● Don’t judge people: People’s opinions come from their knowledge and experience, so rather than judging them for being right or wrong, be open-minded and listen. You’re much more likely to learn from people by being empathetic, rather than jumping to conclusions or letting your emotions get to you. In its simplest form, treat people how you’d like to be treated. 
● Validate other people: Acknowledge good behaviours or performance when it’s deserved. This will act to improve that person’s motivation. 
● Examine your attitude: Do you look for the best outcome for your business or yourself? If you’re a manager within a company, then you should be identifying the best solutions for the business you work in, which means considering opinions from everyone in your team and not just acting on your own ideas. 
● Practice active listening: It can be very easy to listen without fully comprehending what someone has said. Instead, practice active listening where you reflect carefully on what a person is saying.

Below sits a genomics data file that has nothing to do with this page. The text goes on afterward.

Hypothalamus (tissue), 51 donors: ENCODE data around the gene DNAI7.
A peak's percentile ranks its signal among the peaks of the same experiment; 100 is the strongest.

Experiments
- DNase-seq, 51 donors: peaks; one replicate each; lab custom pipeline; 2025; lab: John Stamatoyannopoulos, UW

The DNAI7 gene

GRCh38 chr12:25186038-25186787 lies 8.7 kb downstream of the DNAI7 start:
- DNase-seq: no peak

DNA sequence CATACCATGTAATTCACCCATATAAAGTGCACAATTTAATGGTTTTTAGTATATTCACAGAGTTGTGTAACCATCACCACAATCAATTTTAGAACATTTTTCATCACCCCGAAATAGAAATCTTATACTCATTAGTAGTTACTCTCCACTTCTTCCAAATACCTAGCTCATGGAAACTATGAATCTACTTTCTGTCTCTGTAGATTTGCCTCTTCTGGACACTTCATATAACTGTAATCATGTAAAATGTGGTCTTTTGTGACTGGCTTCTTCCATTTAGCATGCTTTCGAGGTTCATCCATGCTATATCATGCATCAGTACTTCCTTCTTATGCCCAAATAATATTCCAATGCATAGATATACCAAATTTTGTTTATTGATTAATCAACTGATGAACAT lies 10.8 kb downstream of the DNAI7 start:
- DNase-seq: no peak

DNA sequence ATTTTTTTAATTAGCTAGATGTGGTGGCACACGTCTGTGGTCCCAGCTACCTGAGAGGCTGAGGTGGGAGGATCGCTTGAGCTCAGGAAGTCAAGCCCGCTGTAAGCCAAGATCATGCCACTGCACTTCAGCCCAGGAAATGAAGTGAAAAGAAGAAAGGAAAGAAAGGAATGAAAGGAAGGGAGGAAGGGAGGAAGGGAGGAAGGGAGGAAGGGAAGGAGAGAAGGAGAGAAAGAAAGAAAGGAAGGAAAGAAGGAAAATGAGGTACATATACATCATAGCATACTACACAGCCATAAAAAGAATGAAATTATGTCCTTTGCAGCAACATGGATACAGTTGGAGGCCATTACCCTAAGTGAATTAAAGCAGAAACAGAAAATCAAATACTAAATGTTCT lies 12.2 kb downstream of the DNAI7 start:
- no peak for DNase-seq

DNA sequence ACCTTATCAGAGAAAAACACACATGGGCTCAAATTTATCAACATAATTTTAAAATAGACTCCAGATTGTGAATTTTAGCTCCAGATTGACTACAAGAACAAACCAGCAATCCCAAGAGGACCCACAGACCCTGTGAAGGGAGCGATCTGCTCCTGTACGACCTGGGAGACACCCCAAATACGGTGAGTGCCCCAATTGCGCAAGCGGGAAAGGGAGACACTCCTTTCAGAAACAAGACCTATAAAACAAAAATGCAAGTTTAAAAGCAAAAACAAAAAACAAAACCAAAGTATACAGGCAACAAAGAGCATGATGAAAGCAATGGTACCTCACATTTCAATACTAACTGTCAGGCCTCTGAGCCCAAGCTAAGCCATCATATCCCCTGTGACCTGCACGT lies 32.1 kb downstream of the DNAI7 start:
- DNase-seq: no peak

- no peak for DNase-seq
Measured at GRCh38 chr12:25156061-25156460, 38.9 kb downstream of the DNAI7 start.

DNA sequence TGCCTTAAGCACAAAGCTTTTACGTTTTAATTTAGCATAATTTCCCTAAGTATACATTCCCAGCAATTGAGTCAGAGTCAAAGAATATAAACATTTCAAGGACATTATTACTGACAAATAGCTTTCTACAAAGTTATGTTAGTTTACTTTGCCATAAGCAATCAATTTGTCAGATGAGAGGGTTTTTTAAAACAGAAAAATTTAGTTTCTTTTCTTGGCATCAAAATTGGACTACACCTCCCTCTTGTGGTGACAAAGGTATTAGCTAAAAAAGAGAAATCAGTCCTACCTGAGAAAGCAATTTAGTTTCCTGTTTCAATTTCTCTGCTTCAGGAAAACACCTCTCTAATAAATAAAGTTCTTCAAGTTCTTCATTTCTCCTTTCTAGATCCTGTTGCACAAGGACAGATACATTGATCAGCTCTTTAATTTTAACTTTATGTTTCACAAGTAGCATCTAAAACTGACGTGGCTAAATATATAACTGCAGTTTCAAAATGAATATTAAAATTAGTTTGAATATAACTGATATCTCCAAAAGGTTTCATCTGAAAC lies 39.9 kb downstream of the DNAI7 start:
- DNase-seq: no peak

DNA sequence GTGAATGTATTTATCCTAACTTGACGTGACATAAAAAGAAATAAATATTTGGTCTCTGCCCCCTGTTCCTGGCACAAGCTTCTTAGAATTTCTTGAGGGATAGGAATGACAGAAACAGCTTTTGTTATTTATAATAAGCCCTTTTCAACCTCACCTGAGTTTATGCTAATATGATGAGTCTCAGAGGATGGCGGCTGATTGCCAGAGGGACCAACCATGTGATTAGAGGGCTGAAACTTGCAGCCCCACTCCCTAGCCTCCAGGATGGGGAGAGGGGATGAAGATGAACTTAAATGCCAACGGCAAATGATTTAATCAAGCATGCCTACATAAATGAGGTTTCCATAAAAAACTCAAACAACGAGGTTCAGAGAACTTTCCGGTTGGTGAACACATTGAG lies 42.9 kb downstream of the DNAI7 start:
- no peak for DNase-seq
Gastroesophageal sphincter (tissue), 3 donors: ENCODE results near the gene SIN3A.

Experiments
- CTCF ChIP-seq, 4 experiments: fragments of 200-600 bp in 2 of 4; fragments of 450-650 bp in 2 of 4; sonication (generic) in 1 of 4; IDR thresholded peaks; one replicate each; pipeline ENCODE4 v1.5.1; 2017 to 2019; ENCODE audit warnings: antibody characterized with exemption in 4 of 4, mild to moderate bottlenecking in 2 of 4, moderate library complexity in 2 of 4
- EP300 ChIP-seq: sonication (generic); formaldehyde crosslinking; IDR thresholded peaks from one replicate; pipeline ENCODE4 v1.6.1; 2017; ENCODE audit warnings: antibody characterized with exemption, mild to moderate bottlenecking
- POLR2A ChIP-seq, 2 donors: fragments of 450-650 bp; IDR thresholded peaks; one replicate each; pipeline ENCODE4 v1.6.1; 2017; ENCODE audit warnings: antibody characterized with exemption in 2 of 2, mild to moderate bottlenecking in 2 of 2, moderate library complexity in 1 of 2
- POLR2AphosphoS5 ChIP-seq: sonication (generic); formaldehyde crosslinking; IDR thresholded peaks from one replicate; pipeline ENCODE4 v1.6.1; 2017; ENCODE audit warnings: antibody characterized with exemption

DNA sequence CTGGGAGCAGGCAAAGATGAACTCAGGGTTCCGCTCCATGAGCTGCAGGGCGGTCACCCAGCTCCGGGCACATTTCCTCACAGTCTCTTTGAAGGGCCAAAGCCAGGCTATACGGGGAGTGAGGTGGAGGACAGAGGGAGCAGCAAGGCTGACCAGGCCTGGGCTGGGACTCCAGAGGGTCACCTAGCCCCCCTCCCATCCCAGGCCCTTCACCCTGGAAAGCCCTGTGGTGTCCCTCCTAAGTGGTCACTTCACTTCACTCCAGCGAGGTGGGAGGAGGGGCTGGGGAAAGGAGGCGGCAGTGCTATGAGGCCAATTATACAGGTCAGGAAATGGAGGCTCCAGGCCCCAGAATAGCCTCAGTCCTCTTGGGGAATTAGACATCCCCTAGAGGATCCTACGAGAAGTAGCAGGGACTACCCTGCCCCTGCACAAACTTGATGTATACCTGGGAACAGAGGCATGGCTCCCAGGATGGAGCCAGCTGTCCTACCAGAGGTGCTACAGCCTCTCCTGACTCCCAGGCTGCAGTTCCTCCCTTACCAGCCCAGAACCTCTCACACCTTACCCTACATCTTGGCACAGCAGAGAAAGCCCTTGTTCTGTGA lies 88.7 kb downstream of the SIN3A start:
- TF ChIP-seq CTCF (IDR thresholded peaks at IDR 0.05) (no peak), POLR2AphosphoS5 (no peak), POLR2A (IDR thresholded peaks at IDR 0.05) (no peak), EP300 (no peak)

How can you find out more about my own Emotional Intelligence?
You don’t necessarily have to work out your employees EI all by yourself because there are many tried and tested websites for testing it and there are advantages to hiring a Business coach like Jackie Casey who can talk you through how different aspects of your EI can work together or can hinder the way that you approach things. 
Emotional intelligence is certainly an wide field, but there is enough evidence now to suggest that you could bolster your career by understanding and improving it. 
Start by identifying which areas of Emotional Intelligence or the way that you manage others that you would like to improve, accepting that it could take time to make changes. Then, try some of the tips above in this article. 
If you’re looking for further reading on leadership and emotional intelligence, we’d recommend reading Daniel Goleman’s Emotional Intelligence- Why it can matter more than IQ. Emotional Intelligence-Why it can matter more than IQ Daniel Goleman’s Emotional Intelligence and Working with Emotional Intelligence Emotional Intelligence and Working with Emotional Intelligence